As part of this extensive lipid A fragmentation study, we also investigated the major F. tularensis lipid A detected in positive-ion mode using vMALDI-LIT MSn, a non-phosphorylated lipid A observed with (M+Na)+ at m/z 1392.0 (see Suppl. Fig. S12). As expected, only one major isoform was determined with the specific acyl group distribution o 2x C18:0(3-OH)[2′ and 2], C16:0(3-OH)[3], and C14:0. These observations correspond to structural data for the m/z 1392 lipid A previously reported by Vinogradov et al.9. Analyzing the fragmentation pattern of the m/z 1392 species, it was interesting to note that the non-phosphorylated lipid A’s in positive-ion mode showed quite abundant cross-ring cleavages, such as 0,4A2 and 2,4 A1 fragment ions (see Suppl. Fig. S12). These cross-ring fragment ions are typically seen in lipid A’s with a free (non-phosphorylated) reducing terminus16, 17 which is the case here in these non-phosphorylated lipid A species.

Possible Sugar Modifications in lipid A species at m/z 1827 and 1826

As stated earlier, in addition to the lipid A species that originate from fatty acid heterogeneity, two lipid A species at m/z 1827.0 and 1826.2 were observed in F. novicida and F. tularensis that suggest the presence of hexose (+162 Da) and hexosamine (+161 Da), respectively. The negative-ion fragmentation MS2 spectra for (M-H) − at m/z 1827 and 1826 are shown in Fig. 5A and 5B, and display distinct mass shifts of 1 Da comparing the resulting fragment ions, e.g., 1570.6/1569.9; 1365.5/1364.8; and 1109.5/1108.6. The F. novicida lipid A peak at m/z 1827.0 (see Fig. 1C and Suppl. Fig. S13A) has been recently described by Shaffer et al.18 and features an additional hexose (+162 Da) that was previously determined by the same group to be glucose added to the 4′-position of the major tetraacyl lipid A at m/z 1665. However, the corresponding peak in the F. tularensis lipid A was detected at even lower abundance, but with a distinct and isotopically resolved ion at m/z 1826.2 (compare MS trace in Fig. 1B, and zoom in MS trace Suppl. Fig. S13B). Presumably this latter lipid A displays an additional hexosamine instead of the hexose observed for F. novicida. Further details of the fragmentation MSn spectra (n=2–4) of precursor ions 1827.0 and 1826.2 are shown in Suppl. Figs. S14 and S15. Due to the extremely low abundance of the F. tularensis precursor ion at m/z 1826.2, we were not yet able to determine the exact position of the additional hexosamine group on this lipid A. The 4′-position of the distal glucosamine of the major lipid A represents the most likely location based on the observations made for the extra hexose found in F. novicida18.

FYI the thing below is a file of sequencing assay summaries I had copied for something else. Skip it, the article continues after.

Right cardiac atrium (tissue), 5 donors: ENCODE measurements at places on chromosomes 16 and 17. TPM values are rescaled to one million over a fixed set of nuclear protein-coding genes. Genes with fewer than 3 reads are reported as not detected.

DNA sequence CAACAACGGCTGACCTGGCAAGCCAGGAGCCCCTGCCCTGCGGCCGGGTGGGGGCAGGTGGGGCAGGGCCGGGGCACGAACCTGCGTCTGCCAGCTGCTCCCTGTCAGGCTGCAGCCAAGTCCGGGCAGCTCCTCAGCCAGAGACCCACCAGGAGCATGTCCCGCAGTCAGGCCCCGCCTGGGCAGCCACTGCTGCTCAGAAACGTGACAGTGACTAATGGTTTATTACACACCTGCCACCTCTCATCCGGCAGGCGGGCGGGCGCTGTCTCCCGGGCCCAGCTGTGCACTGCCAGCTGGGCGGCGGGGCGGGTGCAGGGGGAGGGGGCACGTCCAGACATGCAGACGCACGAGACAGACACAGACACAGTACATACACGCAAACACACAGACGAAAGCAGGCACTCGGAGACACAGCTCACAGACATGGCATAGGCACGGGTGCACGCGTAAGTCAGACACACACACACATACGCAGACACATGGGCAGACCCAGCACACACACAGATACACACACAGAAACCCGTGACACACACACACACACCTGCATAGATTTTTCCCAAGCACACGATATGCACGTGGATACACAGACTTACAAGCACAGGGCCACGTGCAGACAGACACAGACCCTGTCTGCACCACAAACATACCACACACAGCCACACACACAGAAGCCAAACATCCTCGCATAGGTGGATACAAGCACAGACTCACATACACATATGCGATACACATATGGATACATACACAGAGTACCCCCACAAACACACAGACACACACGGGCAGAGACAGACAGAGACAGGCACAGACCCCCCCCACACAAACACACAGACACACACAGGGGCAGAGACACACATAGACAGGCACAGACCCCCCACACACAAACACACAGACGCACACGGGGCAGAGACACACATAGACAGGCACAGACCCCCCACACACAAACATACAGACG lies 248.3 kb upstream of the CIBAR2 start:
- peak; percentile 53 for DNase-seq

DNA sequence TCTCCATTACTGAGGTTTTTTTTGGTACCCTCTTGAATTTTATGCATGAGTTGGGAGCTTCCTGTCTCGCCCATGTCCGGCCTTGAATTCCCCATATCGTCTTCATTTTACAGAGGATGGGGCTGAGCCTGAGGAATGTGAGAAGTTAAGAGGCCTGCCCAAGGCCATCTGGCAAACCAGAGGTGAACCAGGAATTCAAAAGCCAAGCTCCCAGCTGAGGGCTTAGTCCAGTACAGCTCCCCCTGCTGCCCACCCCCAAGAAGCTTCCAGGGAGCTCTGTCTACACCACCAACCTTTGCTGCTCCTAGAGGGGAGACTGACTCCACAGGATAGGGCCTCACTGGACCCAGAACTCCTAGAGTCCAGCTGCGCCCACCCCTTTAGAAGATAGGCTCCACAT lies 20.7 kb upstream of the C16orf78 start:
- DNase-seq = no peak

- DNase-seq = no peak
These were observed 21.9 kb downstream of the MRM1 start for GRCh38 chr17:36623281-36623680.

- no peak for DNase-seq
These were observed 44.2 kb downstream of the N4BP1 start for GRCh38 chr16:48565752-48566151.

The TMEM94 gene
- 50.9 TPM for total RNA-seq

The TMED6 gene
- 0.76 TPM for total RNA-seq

Figure 5
Negative-ion vMALDI-MS2 spectra of lipid A species at m/z 1827.1 (A) and m/z 1826.3 (B) isolated from F. novicida and F. tularensis, respectively. The F. novicida lipid A at m/z 1827.1 was previously described by Shaffer et al.18 to feature an additional ...


The investigation of lipid A fragmentation, primarily from F. tularensis but also from F. novicida and F. philomiragia, led to the unexpected discovery that these lipid A’s consist of multiple isobaric species. Using multiple-stage fragmentation (MSn) on a vMALDI-LIT platform, we were able to decipher and characterize novel, multiple isobaric lipid A structures differing primarily in their acyl chain lengths and acyl chain backbone positions (2-, 3-, and 2′-positions). The fatty acid heterogeneity and presence of lipid A isoforms was observed primarily in the minor lipid A species at m/z 1693.0 and 1532.1 containing longer acyl chains, such as C20:0(3-OH) or C18:0, and also in low to medium abundant lipid A species at m/z 1637.2 and 1476.2 containing shorter acyl chains, such as C16:0(3-OH) or C14:0, compared to the major lipid A species.

From the individual lipid A fragmentation data and their MSn fragmentation pathways, we were able to estimate isoform abundance ratios (Supplementary Table S1). Interestingly, for F. tularensis, the 3-position of the lipid A backbone featuring an O-linked fatty acid possibly appears as a preferred position to add in longer, i.e., C20:0(3-OH), or shorter acyl chains, i.e., C16:0(3-OH) as investigated for these novel low abundant lipid A structures. In fact, as described by Vinogradov et al.9 and as also found by our group, the 3-position of the lipid A backbone can carry a C16:0(3-OH) fatty acid in the abundant non-phosphorylated lipid A species observed at m/z 1392 in positive-ion mode with a composition of 2xC18:0(3-OH)[2,2′], C16:0(3-OH)[3], and C14:0.